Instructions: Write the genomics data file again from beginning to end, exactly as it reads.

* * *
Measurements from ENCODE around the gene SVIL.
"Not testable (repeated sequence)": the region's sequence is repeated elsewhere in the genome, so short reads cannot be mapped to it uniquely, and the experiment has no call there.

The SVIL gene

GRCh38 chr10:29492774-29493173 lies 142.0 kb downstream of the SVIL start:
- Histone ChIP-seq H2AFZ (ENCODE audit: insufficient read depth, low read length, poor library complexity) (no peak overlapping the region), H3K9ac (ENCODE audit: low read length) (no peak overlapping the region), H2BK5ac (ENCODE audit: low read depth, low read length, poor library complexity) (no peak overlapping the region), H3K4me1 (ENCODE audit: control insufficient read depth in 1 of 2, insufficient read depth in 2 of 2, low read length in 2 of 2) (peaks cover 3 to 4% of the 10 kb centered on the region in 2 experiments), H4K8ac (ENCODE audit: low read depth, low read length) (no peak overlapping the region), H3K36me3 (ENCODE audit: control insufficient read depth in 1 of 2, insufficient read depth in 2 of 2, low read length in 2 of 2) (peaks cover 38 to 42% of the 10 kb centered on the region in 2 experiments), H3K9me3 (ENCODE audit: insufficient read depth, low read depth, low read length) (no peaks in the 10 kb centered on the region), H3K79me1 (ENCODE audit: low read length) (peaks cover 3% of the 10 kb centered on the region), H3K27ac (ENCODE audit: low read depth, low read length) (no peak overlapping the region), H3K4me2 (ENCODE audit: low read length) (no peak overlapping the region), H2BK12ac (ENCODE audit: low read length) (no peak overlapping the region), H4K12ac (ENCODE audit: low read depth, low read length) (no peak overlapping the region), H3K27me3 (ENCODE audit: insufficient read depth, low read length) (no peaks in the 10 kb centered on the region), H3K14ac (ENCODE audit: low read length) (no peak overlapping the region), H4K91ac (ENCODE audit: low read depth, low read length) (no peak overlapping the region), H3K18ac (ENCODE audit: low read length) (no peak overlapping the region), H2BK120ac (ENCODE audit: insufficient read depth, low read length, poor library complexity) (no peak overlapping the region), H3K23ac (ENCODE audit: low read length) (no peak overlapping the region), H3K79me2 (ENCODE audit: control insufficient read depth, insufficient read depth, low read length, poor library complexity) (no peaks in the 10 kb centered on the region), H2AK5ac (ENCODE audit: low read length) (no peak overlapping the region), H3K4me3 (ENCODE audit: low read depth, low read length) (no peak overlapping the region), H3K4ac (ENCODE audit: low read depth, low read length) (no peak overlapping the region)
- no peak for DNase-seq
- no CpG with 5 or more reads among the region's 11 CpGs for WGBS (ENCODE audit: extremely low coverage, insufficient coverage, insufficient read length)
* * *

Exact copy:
Measurements from ENCODE around the gene SVIL.
"Not testable (repeated sequence)": the region's sequence is repeated elsewhere in the genome, so short reads cannot be mapped to it uniquely, and the experiment has no call there.

The SVIL gene

GRCh38 chr10:29492774-29493173 lies 142.0 kb downstream of the SVIL start:
- Histone ChIP-seq H2AFZ (ENCODE audit: insufficient read depth, low read length, poor library complexity) (no peak overlapping the region), H3K9ac (ENCODE audit: low read length) (no peak overlapping the region), H2BK5ac (ENCODE audit: low read depth, low read length, poor library complexity) (no peak overlapping the region), H3K4me1 (ENCODE audit: control insufficient read depth in 1 of 2, insufficient read depth in 2 of 2, low read length in 2 of 2) (peaks cover 3 to 4% of the 10 kb centered on the region in 2 experiments), H4K8ac (ENCODE audit: low read depth, low read length) (no peak overlapping the region), H3K36me3 (ENCODE audit: control insufficient read depth in 1 of 2, insufficient read depth in 2 of 2, low read length in 2 of 2) (peaks cover 38 to 42% of the 10 kb centered on the region in 2 experiments), H3K9me3 (ENCODE audit: insufficient read depth, low read depth, low read length) (no peaks in the 10 kb centered on the region), H3K79me1 (ENCODE audit: low read length) (peaks cover 3% of the 10 kb centered on the region), H3K27ac (ENCODE audit: low read depth, low read length) (no peak overlapping the region), H3K4me2 (ENCODE audit: low read length) (no peak overlapping the region), H2BK12ac (ENCODE audit: low read length) (no peak overlapping the region), H4K12ac (ENCODE audit: low read depth, low read length) (no peak overlapping the region), H3K27me3 (ENCODE audit: insufficient read depth, low read length) (no peaks in the 10 kb centered on the region), H3K14ac (ENCODE audit: low read length) (no peak overlapping the region), H4K91ac (ENCODE audit: low read depth, low read length) (no peak overlapping the region), H3K18ac (ENCODE audit: low read length) (no peak overlapping the region), H2BK120ac (ENCODE audit: insufficient read depth, low read length, poor library complexity) (no peak overlapping the region), H3K23ac (ENCODE audit: low read length) (no peak overlapping the region), H3K79me2 (ENCODE audit: control insufficient read depth, insufficient read depth, low read length, poor library complexity) (no peaks in the 10 kb centered on the region), H2AK5ac (ENCODE audit: low read length) (no peak overlapping the region), H3K4me3 (ENCODE audit: low read depth, low read length) (no peak overlapping the region), H3K4ac (ENCODE audit: low read depth, low read length) (no peak overlapping the region)
- no peak for DNase-seq
- no CpG with 5 or more reads among the region's 11 CpGs for WGBS (ENCODE audit: extremely low coverage, insufficient coverage, insufficient read length)